Even the New York Times is learning the coverage and care are not synonymous, as Elisabeth Rosenthal tells the story of ♡bamaCare!!! supporter Karen Pineman:
Ms. Pineman, who is self-employed, accepted that she’d have to pay higher premiums for a plan with a narrower provider network and no out-of-network coverage. She accepted that she’d have to pay out of pocket to see her primary care physician, who didn’t participate. She even accepted having co-pays of nearly $1,800 to have a cast put on her ankle in an emergency room after she broke it while playing tennis.
But her frustration bubbled over when she tried to arrange a follow-up visit with an orthopedist in her Empire Blue Cross/Blue Shield network: The nearest doctor available who treated ankle problems was in Stamford, Conn. When she called to protest, her insurer said that Stamford was 14 miles from her home and 15 was considered a reasonable travel distance. “It was ridiculous — didn’t they notice it was in another state?” said Ms. Pineman, 46, who was on crutches.
She instead paid $350 to see a nearby orthopedist and bought a boot on Amazon as he suggested. She has since forked over hundreds of dollars more for a physical therapist that insurance didn’t cover, even though that provider was in-network.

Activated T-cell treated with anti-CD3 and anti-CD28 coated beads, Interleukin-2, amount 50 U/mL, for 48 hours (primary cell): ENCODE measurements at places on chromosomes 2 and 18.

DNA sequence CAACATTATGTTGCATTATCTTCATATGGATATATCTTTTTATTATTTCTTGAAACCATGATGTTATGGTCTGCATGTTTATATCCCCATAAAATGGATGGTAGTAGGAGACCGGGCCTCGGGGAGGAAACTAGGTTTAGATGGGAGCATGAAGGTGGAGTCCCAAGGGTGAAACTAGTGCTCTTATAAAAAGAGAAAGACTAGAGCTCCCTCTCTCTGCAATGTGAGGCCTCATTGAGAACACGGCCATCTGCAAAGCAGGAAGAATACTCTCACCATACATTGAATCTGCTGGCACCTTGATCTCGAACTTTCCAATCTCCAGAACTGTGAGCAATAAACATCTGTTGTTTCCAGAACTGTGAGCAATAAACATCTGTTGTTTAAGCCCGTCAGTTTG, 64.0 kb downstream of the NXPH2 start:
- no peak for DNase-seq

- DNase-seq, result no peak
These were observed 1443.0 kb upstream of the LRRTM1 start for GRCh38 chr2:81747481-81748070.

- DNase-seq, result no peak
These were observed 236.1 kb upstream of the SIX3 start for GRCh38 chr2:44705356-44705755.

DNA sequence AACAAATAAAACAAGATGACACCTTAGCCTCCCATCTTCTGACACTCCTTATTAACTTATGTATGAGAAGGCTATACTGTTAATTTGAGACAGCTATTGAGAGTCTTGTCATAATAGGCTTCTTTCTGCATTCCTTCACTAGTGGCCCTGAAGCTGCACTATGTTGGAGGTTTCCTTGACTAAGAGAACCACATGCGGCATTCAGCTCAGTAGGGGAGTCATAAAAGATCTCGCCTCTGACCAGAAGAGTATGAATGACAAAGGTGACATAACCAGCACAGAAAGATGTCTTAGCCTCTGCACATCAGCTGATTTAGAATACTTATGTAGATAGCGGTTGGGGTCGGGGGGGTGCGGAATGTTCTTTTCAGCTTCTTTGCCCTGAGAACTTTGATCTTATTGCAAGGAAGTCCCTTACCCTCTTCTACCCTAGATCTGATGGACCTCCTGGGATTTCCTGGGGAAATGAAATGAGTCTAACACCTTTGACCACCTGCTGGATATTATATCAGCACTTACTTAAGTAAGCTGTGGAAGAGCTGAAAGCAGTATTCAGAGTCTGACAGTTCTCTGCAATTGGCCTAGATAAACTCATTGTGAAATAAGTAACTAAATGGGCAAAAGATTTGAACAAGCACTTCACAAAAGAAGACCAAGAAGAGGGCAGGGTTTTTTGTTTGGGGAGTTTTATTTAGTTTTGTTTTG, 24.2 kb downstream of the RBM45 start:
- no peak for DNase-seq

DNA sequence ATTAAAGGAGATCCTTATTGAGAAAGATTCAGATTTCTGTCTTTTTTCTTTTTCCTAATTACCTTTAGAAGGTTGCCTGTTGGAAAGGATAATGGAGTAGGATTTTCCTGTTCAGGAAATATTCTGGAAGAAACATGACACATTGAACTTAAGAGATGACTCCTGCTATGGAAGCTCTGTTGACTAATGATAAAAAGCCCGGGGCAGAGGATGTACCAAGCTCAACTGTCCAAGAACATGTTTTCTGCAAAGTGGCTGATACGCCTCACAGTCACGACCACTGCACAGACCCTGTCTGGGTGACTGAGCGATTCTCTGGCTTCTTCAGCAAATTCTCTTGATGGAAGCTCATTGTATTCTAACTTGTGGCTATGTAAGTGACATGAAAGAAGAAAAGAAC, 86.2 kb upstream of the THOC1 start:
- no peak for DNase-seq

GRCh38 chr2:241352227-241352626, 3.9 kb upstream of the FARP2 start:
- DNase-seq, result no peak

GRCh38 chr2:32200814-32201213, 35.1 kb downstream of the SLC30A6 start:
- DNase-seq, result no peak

It’s a sad tale, being repeated across the nation. This next sentence however holds the key to Pineman’s troubles:
The theory behind the policies is that patients should bear more financial risk so they will be more conscious and cautious about health care spending.
That’s all well and good, giving patients more skin in the game, and thus more reason to seek out less expensive care.
There’s just one problem: ♡bamaCare!!! does little to address that, aside from increase costs to the consumer.
The insurance-for-everything model keeps the insurance companies empowered in the same way they were before ♡bamaCare!!! became the unsettling law of the land. Competition drives prices down, but narrow networks and government pricing decrease competition. It does, however, increase bureaucracy and paperwork, which probably do very little for cost savings. And so, like every other government program I can think of, ♡bamaCare!!! reduces choice without doing anything to rein in costs — and eventually may end up forcing consumer prices to increase faster than before.
Absent competition, higher out-of-pocket costs can reduce costs to insurers and to the public in one way: Discourage people from seeking any care at all — sort of a “silent death panel,” if you will.